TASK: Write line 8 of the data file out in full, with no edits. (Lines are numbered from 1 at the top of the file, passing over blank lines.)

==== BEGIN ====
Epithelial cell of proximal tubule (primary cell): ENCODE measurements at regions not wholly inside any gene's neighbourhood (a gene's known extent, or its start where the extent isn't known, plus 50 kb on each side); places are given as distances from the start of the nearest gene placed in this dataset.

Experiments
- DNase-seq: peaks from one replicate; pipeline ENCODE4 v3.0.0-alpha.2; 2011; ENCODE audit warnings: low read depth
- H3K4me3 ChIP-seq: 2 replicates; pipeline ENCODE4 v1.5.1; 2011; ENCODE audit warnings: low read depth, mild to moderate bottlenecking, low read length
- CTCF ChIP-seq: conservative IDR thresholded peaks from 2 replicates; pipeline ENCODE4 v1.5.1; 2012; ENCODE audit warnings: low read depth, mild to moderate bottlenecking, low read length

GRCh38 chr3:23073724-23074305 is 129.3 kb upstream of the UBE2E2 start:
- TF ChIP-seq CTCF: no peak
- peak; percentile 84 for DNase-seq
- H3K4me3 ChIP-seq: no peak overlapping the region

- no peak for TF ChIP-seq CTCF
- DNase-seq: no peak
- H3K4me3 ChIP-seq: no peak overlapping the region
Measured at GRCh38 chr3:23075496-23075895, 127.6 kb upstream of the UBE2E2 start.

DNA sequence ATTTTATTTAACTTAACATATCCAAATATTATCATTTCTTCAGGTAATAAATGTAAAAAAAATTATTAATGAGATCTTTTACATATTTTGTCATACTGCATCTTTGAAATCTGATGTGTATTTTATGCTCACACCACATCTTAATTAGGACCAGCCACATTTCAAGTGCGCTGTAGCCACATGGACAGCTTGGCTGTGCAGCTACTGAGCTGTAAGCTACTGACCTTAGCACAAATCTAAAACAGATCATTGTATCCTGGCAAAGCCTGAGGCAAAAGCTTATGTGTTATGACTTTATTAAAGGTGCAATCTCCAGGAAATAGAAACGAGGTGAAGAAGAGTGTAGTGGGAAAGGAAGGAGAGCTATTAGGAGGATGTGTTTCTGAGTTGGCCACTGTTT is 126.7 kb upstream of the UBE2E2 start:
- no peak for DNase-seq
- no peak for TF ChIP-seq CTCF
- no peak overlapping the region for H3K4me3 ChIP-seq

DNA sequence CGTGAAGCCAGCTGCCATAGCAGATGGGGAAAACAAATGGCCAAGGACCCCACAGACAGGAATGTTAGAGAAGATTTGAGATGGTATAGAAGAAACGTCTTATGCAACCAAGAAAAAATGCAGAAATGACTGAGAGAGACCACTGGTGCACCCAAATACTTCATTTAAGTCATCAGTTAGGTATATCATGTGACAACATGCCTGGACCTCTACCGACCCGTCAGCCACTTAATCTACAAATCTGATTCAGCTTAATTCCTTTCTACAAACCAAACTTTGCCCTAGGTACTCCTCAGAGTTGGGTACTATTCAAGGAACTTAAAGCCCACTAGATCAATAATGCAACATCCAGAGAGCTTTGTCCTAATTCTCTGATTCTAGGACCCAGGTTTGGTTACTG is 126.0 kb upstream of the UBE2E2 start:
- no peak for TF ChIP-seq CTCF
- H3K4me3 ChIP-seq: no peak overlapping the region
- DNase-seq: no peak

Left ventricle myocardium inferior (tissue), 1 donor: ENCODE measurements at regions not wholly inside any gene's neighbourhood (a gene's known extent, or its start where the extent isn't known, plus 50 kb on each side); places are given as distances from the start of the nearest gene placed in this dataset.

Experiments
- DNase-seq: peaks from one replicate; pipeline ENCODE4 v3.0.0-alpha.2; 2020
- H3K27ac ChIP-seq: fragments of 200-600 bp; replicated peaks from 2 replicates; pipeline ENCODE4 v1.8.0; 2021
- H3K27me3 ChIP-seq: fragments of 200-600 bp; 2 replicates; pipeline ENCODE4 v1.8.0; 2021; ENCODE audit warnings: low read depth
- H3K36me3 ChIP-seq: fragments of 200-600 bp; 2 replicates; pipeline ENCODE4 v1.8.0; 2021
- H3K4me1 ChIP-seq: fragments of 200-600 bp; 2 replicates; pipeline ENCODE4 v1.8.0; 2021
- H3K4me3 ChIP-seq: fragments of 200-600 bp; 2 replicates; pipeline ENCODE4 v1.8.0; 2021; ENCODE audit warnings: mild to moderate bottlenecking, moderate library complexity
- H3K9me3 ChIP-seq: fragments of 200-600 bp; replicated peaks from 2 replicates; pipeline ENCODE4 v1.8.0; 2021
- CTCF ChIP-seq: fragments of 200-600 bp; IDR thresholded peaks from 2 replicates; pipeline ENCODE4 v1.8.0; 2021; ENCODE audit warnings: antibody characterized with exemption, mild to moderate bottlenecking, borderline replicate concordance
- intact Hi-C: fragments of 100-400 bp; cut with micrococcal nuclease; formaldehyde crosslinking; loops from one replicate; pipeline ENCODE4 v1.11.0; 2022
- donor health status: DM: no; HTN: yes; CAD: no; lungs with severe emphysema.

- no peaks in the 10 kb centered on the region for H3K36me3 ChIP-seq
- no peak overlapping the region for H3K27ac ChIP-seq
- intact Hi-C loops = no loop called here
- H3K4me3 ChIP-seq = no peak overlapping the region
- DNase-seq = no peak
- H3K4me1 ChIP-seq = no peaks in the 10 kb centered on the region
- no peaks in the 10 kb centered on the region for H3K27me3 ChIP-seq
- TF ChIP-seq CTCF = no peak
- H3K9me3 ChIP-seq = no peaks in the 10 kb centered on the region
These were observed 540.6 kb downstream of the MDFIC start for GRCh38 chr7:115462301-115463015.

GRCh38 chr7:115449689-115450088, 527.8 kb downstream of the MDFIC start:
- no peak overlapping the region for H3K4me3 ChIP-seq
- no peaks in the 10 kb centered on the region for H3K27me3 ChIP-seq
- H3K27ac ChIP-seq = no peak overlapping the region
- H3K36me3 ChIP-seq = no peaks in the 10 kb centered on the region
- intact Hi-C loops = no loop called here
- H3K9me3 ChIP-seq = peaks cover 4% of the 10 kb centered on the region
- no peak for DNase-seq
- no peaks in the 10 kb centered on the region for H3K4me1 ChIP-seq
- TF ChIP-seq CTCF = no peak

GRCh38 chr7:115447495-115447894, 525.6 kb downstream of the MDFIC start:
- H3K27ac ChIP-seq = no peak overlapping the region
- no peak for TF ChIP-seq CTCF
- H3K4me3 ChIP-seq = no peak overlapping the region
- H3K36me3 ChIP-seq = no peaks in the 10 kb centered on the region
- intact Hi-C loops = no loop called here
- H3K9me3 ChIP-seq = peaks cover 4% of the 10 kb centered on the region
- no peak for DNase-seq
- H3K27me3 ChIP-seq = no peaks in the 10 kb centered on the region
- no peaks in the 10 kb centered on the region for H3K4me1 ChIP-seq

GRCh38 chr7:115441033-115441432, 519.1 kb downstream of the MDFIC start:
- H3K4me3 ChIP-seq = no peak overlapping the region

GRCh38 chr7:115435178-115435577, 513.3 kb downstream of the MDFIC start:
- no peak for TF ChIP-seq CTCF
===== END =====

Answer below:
- peak; percentile 84 for DNase-seq